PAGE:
Travelling alone in a city with no specific agenda leaves you with ample time to appreciate those beautiful little things that light up the spirit of the city. That fellow lone traveller, a part of whose face is hidden behind his wise- looking beard and reading glasses , the rest of which is buried in the book he reads; the chuckling brother- sister duo who discuss animatedly about what they see across the windows; the carefree young dude whose music reaches you over the rattling rails and gushing wind; an elderly gentleman who held his wife’s hands all along the journey and those assuring smiles they always exchanged. They all did have me smiling all through the day.

I was taking a break at my cousin’s place at Mumbai before starting for the onward journey to home. My niece was about 10 years old then. It was evening and we were talking of studies, sports, music and every other activity she was involved in. At one point, she made a comment – “Chachu, aap chaai bahut peete ho kya? Chai peene se hi aapka rang aisa ho gaya hai.” (Uncle, do you take tea often? Your color has turned into this because of this.). Her mom who was sitting in a corner, feeling embarrassed cut her short and told me – “We have told her that she would become dark if she drank tea, just to keep her away from it. Please don’t mind.”  I couldn’t say much. Here was a kid who had been taught that dark people didn’t exist in the world. People became dark only because they overdrank tea.

On 19th February, it was the turn of The Bookworm (Church Street, Bangalore) to host us for a discussion on the philosophy of the Objectivism exponent – Ayn Rand. Ayn Rand, who has written a few of the most widely known books of all times including The Fountainhead and Atlas Shrugged has been a subject of great interest among readers of all ages and nations. We were aware by the virtue of our own readings and our discussions with fellow readers and friends that Ayn Rand’s usage of literary devices to drive her beliefs about man, society, and economy into the reader’s realms of imagination is intoxicating.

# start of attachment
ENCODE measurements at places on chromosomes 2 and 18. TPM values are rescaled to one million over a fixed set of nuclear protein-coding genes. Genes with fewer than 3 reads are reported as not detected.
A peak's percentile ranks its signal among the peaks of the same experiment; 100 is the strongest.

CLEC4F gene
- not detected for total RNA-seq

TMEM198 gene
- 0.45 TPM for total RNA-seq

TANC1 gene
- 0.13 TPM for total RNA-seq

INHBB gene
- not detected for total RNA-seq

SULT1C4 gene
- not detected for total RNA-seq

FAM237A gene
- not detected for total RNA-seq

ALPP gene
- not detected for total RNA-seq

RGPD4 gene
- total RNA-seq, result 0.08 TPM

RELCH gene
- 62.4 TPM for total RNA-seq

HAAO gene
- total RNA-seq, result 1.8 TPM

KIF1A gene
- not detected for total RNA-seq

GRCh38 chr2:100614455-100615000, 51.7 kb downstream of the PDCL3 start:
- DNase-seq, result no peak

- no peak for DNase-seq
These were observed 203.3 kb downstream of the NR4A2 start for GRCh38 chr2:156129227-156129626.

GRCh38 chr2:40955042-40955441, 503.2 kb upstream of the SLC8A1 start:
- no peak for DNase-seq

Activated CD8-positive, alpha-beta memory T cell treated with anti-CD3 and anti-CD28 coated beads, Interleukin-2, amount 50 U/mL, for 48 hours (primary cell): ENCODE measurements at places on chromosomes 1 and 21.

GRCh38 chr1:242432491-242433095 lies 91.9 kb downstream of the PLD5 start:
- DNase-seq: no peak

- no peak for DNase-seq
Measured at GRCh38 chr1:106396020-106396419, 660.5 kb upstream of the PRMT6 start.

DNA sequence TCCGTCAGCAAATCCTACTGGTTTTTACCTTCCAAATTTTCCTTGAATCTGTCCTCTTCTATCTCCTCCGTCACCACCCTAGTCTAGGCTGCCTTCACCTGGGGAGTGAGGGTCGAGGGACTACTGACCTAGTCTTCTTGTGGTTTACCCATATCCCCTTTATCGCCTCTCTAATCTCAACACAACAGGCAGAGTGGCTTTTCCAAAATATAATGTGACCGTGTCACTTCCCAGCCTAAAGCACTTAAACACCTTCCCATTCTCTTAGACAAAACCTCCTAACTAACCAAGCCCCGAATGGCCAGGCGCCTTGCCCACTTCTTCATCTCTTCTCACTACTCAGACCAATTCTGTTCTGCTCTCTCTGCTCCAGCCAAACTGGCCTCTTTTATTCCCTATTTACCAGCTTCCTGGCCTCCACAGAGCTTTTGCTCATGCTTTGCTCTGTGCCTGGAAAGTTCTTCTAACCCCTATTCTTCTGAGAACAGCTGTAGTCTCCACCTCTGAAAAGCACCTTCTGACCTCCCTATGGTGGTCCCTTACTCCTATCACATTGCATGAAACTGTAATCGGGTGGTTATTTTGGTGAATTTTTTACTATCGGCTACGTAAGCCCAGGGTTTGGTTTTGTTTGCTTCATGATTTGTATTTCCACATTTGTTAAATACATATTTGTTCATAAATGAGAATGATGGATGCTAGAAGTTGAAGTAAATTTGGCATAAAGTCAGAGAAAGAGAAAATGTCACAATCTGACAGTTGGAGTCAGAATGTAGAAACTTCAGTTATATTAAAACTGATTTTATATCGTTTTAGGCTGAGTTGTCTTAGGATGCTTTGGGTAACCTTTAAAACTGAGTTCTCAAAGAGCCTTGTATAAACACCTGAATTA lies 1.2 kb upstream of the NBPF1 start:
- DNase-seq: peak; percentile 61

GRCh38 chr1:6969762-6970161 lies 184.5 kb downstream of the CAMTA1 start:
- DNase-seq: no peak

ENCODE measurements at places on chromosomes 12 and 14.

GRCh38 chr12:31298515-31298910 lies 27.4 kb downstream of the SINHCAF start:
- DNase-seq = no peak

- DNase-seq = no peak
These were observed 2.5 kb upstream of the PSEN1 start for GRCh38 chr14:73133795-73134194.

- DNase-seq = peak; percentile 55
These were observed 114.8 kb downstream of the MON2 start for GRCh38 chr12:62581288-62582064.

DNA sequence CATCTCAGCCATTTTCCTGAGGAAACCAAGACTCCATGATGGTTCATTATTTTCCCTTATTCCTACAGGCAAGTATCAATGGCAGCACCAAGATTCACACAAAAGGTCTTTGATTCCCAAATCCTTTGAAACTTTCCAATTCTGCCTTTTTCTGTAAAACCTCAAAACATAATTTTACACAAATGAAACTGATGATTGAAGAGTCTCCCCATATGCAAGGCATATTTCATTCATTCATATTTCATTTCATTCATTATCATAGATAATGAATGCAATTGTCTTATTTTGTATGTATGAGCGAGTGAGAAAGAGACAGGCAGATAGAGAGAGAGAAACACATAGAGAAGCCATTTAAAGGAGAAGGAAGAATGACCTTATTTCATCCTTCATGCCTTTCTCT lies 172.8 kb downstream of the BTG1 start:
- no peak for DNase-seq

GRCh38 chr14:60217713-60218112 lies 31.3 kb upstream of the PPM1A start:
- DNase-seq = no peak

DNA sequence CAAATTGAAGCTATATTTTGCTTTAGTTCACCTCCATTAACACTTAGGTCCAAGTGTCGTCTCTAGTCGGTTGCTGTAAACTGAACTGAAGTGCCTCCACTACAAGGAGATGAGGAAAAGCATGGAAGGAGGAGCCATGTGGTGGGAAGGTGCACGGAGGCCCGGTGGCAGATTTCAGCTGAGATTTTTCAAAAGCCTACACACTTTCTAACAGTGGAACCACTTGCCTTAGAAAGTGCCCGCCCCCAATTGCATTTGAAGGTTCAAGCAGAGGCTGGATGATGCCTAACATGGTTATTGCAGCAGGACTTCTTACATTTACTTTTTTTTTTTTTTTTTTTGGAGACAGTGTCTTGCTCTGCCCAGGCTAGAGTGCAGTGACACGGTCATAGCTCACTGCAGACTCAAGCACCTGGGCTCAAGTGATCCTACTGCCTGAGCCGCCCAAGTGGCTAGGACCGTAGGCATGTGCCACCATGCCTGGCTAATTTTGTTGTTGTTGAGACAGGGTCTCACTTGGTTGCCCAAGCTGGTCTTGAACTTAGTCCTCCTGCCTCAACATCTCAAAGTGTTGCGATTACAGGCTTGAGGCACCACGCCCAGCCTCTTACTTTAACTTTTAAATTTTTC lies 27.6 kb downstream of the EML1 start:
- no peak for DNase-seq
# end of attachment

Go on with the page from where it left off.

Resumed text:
“Results indicate that complete retirement leads to a 5-16 percent increase in difficulties associated with mobility and daily activities, a 5-6 percent increase in illness conditions, and 6-9 percent decline in mental health, over an average post-retirement period of six years. Models indicate that the effects tend to operate through lifestyle changes including declines in physical activity and social interactions. The adverse health effects are mitigated if the individual is married and has social support, continues to engage in physical activity post-retirement, or continues to work part-time upon retirement……. Retiring at a later age may lessen or postpone poor health outcomes for older adults, raise well-being, and reduce the utilization of health care services, particularly acute care.”
(Source – The Effects of Retirement on Physical and Mental Health Outcomes –  Dhaval Dave, Inas Rashad, Jasmina Spasojevic)

It was during the Bangalore literature Festival that I first heard of Bara. This book of U.R. AnanthaMurthy was discussed by a panel moderated by Chandan Gowda. Chandan Gowda indeed has translated this super short novella into English from Kannada. I had no idea what Bara was about during the panel discussion but what got me interested in it was the mention of a string of thoughts as experienced by the protagonist, an IAS officer of a drought stricken district.